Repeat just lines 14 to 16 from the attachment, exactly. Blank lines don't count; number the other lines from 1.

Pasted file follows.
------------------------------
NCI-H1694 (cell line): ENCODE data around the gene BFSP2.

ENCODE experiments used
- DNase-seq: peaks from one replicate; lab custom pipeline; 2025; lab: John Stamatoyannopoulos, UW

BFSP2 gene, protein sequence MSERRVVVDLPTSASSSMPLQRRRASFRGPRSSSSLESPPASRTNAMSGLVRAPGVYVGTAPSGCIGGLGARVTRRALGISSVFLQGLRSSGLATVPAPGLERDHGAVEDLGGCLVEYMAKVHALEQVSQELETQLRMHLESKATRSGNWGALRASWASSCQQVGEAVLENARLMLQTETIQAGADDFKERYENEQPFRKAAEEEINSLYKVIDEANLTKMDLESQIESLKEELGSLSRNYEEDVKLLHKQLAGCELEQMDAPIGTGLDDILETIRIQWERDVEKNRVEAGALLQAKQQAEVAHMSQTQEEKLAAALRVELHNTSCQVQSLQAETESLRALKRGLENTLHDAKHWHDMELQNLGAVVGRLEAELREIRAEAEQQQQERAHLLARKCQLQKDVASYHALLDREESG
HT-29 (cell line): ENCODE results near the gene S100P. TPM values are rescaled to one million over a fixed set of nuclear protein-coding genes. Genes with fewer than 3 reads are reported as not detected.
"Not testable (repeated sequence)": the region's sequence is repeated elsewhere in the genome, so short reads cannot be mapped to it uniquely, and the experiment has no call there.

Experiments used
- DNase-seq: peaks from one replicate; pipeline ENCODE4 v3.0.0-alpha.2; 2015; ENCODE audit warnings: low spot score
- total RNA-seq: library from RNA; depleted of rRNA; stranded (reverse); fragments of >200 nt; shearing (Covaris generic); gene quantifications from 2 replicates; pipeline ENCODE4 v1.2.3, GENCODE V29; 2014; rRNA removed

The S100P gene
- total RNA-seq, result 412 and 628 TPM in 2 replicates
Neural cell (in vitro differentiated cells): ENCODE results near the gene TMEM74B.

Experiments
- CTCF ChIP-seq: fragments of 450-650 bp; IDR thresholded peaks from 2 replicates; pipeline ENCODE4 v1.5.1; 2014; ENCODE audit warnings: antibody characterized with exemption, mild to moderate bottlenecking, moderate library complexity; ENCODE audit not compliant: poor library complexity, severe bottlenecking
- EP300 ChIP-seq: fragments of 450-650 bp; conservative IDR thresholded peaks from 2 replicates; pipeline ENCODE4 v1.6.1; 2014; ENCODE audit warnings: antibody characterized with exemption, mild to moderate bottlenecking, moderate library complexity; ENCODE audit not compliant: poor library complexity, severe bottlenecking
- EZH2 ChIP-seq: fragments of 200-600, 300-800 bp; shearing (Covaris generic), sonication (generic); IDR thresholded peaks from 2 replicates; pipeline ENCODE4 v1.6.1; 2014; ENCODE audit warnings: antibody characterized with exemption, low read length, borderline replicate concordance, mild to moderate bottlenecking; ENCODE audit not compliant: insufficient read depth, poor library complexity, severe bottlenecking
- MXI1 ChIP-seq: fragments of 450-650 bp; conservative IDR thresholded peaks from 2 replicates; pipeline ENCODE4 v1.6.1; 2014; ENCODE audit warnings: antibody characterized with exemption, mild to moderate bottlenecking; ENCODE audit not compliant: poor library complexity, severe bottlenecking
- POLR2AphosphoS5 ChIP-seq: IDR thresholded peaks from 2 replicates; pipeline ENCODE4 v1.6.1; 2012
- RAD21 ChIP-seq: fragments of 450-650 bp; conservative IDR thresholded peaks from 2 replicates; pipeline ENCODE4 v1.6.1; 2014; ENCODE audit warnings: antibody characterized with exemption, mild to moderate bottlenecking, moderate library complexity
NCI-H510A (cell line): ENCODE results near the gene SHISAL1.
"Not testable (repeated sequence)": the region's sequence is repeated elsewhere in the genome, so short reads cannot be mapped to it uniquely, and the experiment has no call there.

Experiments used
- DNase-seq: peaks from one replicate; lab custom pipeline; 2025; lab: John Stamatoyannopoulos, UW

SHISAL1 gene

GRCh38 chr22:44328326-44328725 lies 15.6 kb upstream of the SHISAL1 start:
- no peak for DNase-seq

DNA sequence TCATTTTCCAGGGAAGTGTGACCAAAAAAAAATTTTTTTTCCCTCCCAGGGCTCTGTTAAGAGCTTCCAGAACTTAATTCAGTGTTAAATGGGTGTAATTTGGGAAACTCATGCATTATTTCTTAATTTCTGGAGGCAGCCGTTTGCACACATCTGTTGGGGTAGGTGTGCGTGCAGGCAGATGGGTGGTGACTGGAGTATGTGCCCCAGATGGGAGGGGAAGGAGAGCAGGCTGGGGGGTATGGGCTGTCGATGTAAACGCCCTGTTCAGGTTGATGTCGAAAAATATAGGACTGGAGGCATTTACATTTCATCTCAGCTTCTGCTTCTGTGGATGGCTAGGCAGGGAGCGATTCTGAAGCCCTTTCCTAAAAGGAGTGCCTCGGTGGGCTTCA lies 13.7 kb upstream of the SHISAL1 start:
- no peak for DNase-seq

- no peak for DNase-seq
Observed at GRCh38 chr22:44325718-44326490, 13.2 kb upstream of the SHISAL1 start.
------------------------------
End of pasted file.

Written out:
- CTCF ChIP-seq: fragments of 450-650 bp; IDR thresholded peaks from 2 replicates; pipeline ENCODE4 v1.5.1; 2014; ENCODE audit warnings: antibody characterized with exemption, mild to moderate bottlenecking, moderate library complexity; ENCODE audit not compliant: poor library complexity, severe bottlenecking
- EP300 ChIP-seq: fragments of 450-650 bp; conservative IDR thresholded peaks from 2 replicates; pipeline ENCODE4 v1.6.1; 2014; ENCODE audit warnings: antibody characterized with exemption, mild to moderate bottlenecking, moderate library complexity; ENCODE audit not compliant: poor library complexity, severe bottlenecking
- EZH2 ChIP-seq: fragments of 200-600, 300-800 bp; shearing (Covaris generic), sonication (generic); IDR thresholded peaks from 2 replicates; pipeline ENCODE4 v1.6.1; 2014; ENCODE audit warnings: antibody characterized with exemption, low read length, borderline replicate concordance, mild to moderate bottlenecking; ENCODE audit not compliant: insufficient read depth, poor library complexity, severe bottlenecking